The best protection against measles for individuals and the community is through routine immunization with MMR vaccine. This is a combined vaccine that protects against measles, mumps and rubella. In almost all cases, people who received the MMR vaccine are protected against measles. However, in rare cases, people who get the vaccine can still become infected with the measles if exposed to the virus. Two doses of MMR vaccine provide full protection against measles to 99 out of every 100 persons vaccinated.
Vaccination Coverage- Measles can be prevented by the combination MMR (measles, mumps, and rubella) vaccine. In the decade before the measles vaccination program began, an estimated 3–4 million people in the United States were infected each year, of whom 400–500 died, 48,000 were hospitalized, and another 1,000 developed chronic disability from measles encephalitis. Widespread use of measles vaccine has led to a greater than 99% reduction in measles cases in the United States compared with the pre-vaccine era, and in 2012, only 55 cases of measles were reported in the United States.MMR is one of the recommended childhood vaccines. Nearly all states require proof that a child has received MMR before starting school.
Who should get MMR vaccinations:
Children should get two doses (shots) of MMR at each of the following ages:
•12 to 15 months
•4 to 6 years
Your health care provider may recommend that your child receive a vaccine that combines MMR with the chickenpox (VAR) vaccine. Your health care provider can tell you if this vaccine is right for your child.
Adults 18 years old or who were born after 1956 should get at least one dose (shot) of the MMR vaccine if:
•They have never received an MMR shot
•They are not sure whether or when they received an MMR shot
•They have never had any of the three diseases
Adults born during or before 1956 are protected because they likely had the actual diseases during childhood. Women who can become pregnant and who have not had the MMR vaccine in the past should have a blood test to see if they are protected (immune). If they are not immune, they should receive the MMR vaccine. Women should not receive this vaccine if they are pregnant or planning to become pregnant within the next 4 weeks. The vaccine may harm the baby.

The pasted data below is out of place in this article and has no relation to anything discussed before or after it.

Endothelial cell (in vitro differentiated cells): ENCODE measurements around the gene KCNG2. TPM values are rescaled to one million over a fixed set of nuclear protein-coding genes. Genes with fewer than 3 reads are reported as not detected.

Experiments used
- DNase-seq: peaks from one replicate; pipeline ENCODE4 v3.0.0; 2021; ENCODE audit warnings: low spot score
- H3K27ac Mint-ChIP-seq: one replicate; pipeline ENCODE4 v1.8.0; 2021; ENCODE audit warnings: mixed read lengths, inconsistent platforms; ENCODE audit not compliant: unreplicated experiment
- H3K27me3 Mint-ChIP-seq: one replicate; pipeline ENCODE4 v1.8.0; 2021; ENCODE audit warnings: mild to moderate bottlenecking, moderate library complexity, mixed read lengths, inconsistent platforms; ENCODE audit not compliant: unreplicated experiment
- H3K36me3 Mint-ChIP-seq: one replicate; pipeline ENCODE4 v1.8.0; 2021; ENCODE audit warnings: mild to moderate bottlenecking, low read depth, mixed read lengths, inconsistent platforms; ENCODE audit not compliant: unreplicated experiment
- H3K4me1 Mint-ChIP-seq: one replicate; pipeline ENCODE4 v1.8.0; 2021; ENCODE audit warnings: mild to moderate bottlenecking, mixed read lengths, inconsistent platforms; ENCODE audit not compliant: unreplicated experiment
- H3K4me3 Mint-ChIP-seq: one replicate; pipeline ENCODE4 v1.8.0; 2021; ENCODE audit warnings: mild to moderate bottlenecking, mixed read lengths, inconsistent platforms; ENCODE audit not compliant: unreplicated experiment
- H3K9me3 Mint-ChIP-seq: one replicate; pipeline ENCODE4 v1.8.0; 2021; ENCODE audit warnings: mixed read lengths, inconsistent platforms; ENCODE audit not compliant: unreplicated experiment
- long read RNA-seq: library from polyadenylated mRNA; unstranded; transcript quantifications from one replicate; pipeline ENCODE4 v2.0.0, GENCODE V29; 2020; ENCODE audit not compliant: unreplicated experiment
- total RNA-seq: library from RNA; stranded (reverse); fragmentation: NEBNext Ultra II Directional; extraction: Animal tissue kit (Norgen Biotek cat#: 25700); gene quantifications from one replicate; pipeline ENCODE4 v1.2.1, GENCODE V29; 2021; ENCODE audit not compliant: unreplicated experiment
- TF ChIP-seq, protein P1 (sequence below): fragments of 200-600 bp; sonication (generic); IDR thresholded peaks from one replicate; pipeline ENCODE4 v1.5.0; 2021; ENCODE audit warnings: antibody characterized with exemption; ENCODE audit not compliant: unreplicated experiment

WHO SHOULD NOT GET THIS VACCINE
•Persons who received a dose of MMR and developed an allergy from it.
•Persons who are severely allergic to the antibiotic neomycin (MMR contains a tiny amount of neomycin).
•Women who are pregnant (women should not become pregnant within 1 month of receiving MMR).
•Persons with a weakened immune system due to certain cancers and their treatment, HIV, steroid medicines, or other medicines that suppress the immune system.
•Persons who are ill with something more severe than a cold or have a fever should reschedule their vaccination until after they are recovered.
Persons should check with their health care provider about the proper time to get MMR if they have:
•Received blood or platelet transfusions
•Received other blood products (including gamma globulin)
•Low platelet counts
RISKS AND SIDE EFFECTS
Most persons who get MMR have no problems from it. Others may have mild problems such as soreness and redness where the shot was given or a low fever. More severe problems from MMR are rare. If a rash or swelling of the cheek or neck glands develops without other symptoms, no treatment is needed. The symptoms should go away within several days.
Severe side effects may include:
•Allergic reaction (rare)
•Long-term seizure, brain damage, or deafness (so rare that it is unlikely the vaccine is the cause)
There is no proof that the MMR vaccine is linked to the development of autism. No vaccine works all of the time. It is still possible, though unlikely, to get measles, mumps, or rubella even after receiving all doses (shots) of MMR.
CALL YOUR HEALTHCARE PROVIDER IF:
•You are not sure if a person should get MMR
•Mild or serious symptoms develop after getting the vaccine
•You have questions or concerns about the vaccine
Today’s post comes to us courtesy of Ken Oswald, Safety and Security Manager for Plateau